As well as self-employed persons, there is another category of people who in most cases are mandatorily subject to a similar social security status, namely assistants.

Assistants are any natural persons who aid a self-employed person to exercise their activity or replace them in so doing, but are not bound by an employment contract. Assistants are often, but not necessarily, members of the self-employed person’s family.

Assistants can only act on behalf of a natural person, not a company. However, they may serve as assistants to company representatives.

Occasional assistants

Occasional assistantsare not subject to the same social security status as self-employed persons.

Anyone fulfilling any of the following criteria may be classed as an occasional assistant:

  • exercising an occasional activity working on a temporary basis for no more than 90 days a year in total;
  • exercising an activity whilst a student receiving a family allowance (less than 80 hours a month);
  • aged under 20 during the year in which the activity is exercised;
  • aged under 25 and still studying;
  • serving as an assisting spouse.

Self-employed assistants are also considered to be self-employed from the fiscal viewpoint, so they must declare their earnings as income or profit and effect tax pre-payments. The relevant forms and recapitulative statements can be requested from the Wage Tax Documentation CentreExternal link (French-Dutch).

Assistants are also bound by a number of obligations.

Assisting spouses

Any person qualifies as an assisting spouseif they:

  • are the partner of a self-employed person (under the terms of a marriage or cohabitation contract);
  • effectively provide assistance;
  • do not have any other remunerative professional activity or receive a replacement income that entitles them to at least the same level of social security as that enjoyed by self-employed persons.

In the past, spouses assisting self-employed persons did not benefit from their own social security coverage because they were not personally liable to pay the same social security contributions as self-employed individuals.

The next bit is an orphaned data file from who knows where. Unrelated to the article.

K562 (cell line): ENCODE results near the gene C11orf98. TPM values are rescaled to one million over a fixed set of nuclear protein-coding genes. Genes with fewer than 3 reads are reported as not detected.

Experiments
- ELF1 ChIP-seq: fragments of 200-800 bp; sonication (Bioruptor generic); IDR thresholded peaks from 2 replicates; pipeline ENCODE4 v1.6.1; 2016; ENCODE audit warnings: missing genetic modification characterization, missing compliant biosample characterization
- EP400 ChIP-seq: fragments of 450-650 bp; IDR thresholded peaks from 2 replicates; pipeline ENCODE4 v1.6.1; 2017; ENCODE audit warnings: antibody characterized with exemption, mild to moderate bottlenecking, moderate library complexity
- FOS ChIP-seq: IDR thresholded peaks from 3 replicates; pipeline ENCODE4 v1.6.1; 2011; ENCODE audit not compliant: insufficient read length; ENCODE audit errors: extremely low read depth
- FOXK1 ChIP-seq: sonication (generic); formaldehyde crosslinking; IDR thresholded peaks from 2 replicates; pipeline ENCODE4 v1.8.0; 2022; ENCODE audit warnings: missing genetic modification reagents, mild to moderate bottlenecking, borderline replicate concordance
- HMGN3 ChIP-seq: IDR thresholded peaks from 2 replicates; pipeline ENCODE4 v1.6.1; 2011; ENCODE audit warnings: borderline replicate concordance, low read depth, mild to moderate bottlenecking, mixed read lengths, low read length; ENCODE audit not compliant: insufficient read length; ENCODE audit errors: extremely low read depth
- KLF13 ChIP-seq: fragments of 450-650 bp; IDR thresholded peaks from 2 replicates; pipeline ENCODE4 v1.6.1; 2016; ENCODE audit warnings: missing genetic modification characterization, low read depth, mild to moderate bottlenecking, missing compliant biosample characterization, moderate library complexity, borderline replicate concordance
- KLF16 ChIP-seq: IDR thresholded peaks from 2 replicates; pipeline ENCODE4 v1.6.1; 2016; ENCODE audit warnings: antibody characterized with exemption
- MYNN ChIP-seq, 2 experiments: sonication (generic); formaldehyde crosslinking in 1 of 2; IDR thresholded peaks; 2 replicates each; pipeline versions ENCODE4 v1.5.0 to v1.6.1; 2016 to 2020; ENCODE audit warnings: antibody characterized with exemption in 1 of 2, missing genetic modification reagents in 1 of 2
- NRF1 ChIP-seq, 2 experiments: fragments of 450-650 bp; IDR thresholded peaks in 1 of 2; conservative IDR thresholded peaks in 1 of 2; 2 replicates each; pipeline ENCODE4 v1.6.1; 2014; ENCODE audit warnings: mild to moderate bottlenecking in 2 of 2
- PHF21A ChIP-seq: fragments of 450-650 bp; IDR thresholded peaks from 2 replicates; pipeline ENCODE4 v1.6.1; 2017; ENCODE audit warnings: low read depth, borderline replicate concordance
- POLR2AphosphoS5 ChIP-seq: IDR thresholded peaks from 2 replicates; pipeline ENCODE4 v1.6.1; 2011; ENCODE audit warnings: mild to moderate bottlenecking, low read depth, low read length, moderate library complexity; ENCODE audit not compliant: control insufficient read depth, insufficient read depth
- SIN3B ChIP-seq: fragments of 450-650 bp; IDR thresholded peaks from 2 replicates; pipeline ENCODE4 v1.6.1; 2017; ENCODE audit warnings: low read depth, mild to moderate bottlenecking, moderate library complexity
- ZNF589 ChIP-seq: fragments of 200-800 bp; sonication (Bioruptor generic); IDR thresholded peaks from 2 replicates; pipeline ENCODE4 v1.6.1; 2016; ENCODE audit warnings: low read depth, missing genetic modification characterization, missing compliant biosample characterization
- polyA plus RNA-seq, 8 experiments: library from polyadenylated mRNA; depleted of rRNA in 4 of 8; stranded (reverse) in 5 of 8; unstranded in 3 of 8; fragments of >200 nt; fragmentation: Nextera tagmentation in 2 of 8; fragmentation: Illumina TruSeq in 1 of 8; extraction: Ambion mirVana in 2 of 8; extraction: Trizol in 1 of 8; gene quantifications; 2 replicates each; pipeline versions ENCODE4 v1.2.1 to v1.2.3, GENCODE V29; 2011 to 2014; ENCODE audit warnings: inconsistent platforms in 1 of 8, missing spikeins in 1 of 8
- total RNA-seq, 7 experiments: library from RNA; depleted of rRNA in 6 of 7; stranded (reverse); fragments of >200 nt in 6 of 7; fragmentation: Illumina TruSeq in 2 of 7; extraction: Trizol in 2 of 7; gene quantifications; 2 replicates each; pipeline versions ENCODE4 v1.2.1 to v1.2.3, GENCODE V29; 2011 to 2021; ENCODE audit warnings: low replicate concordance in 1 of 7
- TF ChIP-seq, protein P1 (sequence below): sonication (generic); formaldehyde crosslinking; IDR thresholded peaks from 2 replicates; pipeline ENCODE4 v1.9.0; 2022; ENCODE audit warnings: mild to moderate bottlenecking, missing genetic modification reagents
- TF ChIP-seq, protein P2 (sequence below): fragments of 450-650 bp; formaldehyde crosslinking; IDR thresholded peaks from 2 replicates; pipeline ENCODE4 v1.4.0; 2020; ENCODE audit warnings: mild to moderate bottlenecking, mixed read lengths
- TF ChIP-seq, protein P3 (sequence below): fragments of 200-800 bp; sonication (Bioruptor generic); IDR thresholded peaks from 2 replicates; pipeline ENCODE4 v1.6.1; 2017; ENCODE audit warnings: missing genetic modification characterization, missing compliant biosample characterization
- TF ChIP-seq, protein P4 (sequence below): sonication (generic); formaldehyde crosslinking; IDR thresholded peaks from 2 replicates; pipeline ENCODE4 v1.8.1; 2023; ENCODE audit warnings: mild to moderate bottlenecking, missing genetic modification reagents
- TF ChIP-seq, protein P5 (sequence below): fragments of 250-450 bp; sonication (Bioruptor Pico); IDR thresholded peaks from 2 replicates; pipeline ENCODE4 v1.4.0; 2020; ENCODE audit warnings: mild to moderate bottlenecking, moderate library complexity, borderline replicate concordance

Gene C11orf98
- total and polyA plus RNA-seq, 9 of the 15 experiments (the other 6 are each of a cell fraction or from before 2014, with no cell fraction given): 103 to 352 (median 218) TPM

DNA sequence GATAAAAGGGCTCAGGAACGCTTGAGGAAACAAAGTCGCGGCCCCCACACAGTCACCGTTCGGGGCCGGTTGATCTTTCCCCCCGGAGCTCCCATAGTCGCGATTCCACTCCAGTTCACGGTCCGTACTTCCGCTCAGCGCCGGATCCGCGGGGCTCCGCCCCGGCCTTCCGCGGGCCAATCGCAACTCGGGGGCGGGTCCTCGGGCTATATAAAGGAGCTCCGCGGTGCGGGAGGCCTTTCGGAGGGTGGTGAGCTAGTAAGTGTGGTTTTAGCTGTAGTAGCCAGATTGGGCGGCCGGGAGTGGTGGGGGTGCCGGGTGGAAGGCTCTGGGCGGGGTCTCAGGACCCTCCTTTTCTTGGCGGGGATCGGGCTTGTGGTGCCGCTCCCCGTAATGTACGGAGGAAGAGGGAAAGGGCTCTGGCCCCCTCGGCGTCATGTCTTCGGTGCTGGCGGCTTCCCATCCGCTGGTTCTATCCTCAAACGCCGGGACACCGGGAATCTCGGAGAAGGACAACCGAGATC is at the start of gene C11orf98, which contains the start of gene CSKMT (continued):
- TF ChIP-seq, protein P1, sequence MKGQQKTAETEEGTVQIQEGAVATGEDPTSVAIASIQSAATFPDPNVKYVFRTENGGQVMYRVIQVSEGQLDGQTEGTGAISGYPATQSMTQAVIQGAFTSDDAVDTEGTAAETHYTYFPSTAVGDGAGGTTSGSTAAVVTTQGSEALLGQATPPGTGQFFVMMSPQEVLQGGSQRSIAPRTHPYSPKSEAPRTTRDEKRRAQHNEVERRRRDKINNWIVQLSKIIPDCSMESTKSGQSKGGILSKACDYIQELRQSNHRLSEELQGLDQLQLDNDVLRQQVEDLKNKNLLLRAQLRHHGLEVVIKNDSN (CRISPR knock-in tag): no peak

• Since 1 July2005, all persons contractually married to or cohabiting with a self-employed person are deemed to be assisting spouses and are personally subject to the same full social security status as self-employed persons unless they give their honour that they do not or are no longer effectively assisting their spouse;
  • Affiliation only remains voluntary for persons born prior to 1956.

Affiliation to a social insurance fund

Assisting spouses must join the social insurance fund to which their spouse is affiliated, doing so within 90 days of commencing their activity. An affiliation statement must be completed and submitted to the respective fund.

Social security contributions

Assisting spouses subject to full social security status pay social security contributions in their capacity as principally self-employed persons. These contributions are calculated on the basis of their own revenues and entitle them to healthcare, family services, pension payments and maternity assistance.

Assisting spouses who are only liable to pay work incapacity insurance and maternity insurance (reduced status) pay a relatively low quarterly contribution calculated on the basis of the income of the self-employed person whom they assist.

Persons born prior to 1 January 1956 are subject to a ‘reduced status’ (entitlement to work incapacity insurance and maternity insurance only). If they wish, they may voluntarily sign up for the full social security status of a self-employed person.

See the website of the National Institute for the Social Security of the Self-employed (NISSE) fora list of social insurance fundsExternal linkorto calculate your contributions and benefitsExternal link.